by Chad Jewett
For the past few years Prawn have been emo’s finest landscape artists. Throughout 2012 and 2013 the band released EPs, singles, and 7″ sides, all of which arrived like the careful work of gifted spatial thinkers. At times one could listen to 2012’s Ships and imagine its demos drawn on graph paper – such was both its precision and its occasionally too-mannered formalism. Now, with the truly special Kingfisher, the quintet is swiftly becoming one of the genre’s most kinetic animators, taking all that rich color and setting it in motion. Even consider the album’s cover — a gorgeously stylized rendering of a bird in flight. One used to appreciate Prawn for its layers; now we find the band holding a stack of pages and fanning through them, making all that beauty move. Kingfisher, at its rich best, is at once a headphone album and a pop tour de force. This means that songs like “Scud Running” spend their requisite time circling in crystalline exactness (the sort of chiming guitar exercises that once constituted whole tracks for Prawn) — right up until the moment they bloom into honest-to-goodness songs. You can simultaneously feel yourself being moved by each bright chorus and admire the brush strokes as they go streaking past. It’s as though the band has finally found a collection of songs, narratives, ideas, emotions worthy of their deft, thoughtful touch. The result is illuminating and wholly exciting.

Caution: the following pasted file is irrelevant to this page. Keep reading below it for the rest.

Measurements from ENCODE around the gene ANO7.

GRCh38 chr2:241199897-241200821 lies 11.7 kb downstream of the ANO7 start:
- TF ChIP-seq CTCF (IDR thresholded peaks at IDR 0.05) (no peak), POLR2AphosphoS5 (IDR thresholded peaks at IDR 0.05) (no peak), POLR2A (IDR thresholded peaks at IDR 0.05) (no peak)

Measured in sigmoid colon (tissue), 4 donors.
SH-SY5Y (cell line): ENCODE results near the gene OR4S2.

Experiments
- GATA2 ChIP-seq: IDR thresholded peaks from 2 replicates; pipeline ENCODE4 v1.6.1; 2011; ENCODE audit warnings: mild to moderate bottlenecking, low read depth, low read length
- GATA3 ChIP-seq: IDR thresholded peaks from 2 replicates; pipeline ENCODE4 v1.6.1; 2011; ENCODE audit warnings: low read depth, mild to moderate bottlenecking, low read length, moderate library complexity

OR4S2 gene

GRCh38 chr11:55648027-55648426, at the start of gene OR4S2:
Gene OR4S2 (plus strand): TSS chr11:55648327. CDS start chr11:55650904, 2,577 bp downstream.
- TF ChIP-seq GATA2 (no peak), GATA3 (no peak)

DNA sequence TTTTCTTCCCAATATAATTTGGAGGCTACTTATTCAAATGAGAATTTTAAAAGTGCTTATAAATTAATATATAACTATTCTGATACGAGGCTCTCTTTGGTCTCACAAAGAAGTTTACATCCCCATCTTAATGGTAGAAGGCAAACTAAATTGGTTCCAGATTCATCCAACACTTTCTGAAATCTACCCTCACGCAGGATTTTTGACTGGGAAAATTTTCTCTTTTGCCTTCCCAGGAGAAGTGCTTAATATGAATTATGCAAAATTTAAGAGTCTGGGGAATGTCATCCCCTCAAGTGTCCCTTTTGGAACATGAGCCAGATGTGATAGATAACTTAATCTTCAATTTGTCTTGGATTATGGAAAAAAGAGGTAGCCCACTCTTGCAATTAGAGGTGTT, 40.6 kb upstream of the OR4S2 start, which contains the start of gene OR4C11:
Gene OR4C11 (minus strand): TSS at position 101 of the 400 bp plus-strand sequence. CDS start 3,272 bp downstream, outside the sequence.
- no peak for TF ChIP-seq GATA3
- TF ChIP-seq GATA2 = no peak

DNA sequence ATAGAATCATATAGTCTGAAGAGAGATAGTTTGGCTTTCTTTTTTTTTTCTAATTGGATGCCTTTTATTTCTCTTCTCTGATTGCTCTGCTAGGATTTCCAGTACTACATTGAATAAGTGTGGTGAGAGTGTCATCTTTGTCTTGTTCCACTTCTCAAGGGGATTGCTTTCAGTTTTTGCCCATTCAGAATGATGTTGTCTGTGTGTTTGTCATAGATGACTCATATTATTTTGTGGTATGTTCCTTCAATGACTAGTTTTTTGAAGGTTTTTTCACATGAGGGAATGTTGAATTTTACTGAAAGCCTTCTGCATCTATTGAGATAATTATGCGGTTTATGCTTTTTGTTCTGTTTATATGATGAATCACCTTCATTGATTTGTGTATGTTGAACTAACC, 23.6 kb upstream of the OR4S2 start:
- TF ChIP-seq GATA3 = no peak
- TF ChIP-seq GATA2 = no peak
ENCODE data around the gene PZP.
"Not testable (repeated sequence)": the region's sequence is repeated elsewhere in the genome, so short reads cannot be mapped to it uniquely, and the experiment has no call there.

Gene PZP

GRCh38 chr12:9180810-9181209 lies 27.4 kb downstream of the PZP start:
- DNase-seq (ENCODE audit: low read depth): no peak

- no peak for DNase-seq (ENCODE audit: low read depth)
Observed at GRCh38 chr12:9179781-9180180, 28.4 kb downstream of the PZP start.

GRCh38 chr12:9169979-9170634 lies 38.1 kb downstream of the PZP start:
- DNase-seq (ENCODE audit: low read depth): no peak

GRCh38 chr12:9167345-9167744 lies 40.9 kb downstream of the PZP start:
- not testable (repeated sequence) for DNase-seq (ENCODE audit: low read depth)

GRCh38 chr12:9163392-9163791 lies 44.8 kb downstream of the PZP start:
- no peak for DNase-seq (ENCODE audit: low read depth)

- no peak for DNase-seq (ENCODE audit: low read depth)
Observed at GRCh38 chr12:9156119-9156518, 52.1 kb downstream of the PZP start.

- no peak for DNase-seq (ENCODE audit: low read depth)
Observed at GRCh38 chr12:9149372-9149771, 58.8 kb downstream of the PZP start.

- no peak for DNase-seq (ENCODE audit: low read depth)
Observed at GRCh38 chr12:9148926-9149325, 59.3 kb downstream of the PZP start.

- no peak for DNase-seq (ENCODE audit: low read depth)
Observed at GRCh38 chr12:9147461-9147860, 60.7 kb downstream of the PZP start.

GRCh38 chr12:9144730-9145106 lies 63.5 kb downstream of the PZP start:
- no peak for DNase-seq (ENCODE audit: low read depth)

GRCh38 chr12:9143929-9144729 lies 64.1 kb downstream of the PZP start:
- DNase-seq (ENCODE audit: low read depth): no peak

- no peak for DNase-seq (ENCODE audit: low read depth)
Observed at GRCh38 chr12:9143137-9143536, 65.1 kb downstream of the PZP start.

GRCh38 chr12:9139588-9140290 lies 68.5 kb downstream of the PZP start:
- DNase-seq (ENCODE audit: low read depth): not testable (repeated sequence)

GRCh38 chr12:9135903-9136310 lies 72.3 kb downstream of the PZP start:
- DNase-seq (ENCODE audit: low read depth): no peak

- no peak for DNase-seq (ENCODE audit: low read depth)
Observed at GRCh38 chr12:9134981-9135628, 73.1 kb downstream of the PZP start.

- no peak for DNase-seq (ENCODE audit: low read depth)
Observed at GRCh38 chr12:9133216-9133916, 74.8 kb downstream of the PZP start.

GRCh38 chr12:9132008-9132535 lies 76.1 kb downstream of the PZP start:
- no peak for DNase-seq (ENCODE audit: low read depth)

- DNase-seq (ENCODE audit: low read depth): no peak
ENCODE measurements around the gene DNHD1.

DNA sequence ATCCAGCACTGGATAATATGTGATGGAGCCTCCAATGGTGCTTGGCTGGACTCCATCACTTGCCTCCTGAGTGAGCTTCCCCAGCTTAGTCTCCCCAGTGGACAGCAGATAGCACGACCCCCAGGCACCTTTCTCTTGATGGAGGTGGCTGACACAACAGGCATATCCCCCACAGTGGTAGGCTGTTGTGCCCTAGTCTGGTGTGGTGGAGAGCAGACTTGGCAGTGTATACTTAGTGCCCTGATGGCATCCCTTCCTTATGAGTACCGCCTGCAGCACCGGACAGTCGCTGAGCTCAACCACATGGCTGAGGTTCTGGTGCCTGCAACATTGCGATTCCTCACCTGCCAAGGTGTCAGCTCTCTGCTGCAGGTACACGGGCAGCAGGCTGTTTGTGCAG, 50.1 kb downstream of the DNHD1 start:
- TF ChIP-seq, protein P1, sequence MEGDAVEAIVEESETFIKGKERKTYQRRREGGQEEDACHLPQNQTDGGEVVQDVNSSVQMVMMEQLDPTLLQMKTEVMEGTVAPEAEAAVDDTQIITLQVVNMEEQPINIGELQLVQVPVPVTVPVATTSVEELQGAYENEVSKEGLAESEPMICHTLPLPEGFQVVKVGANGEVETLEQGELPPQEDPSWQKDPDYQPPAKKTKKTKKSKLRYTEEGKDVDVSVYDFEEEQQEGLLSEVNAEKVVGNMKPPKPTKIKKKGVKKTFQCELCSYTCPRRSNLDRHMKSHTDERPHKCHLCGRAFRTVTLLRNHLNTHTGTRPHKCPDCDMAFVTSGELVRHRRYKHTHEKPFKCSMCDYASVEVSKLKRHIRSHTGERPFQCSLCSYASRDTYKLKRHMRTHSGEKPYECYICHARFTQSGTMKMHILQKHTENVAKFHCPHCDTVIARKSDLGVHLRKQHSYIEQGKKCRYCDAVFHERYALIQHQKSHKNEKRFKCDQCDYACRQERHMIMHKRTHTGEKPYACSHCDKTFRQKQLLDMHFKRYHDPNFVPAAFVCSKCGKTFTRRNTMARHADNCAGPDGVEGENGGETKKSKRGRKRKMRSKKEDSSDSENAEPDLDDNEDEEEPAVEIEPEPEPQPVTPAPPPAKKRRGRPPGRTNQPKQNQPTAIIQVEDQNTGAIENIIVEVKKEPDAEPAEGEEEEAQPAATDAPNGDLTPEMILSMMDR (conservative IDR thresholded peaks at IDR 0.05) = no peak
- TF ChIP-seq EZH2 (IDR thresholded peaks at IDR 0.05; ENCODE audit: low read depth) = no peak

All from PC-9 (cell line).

Indeed, when “Scud Running” finally breaks its own ringing Mobius loop, punctured by arcing strings and a rubbery, textured bass line, it comes as a relief. Tony Clark, whose voice has gradually moved to the front of Prawn’s sonic maximalism as his melodies have grown stronger (such was the case on both of Prawn’s excellent contributions to their recent split with Joie De Vivre), fills that sudden space with a muscular tunefulness, offering crisp counterpoint to the intricate webs that make up this band’s aesthetic. So often the criss-crossing guitars that define Prawn are here used as a net to catch Clark’s newfound tunefulness. When the song’s keening, agile chorus arrives those guitars slide and flash beneath Clark’s melody — “It’s a long way away” – as horns burst atop. If Prawn have always been builders, students of The Appleseed Cast who internalized that band’s gift for Jenga-block post-emo construction, then songs like “Scud Running” find the band building toward something, devoting their considerable studio instincts for something other than tangled guitar humidity. Where, before, this sort of sound might have tied itself in knots it now finds rarified air in those horns and that melody – Prawn have found the dramatic potential of opening everything up. The best moments of the album are defined by that sense of purpose.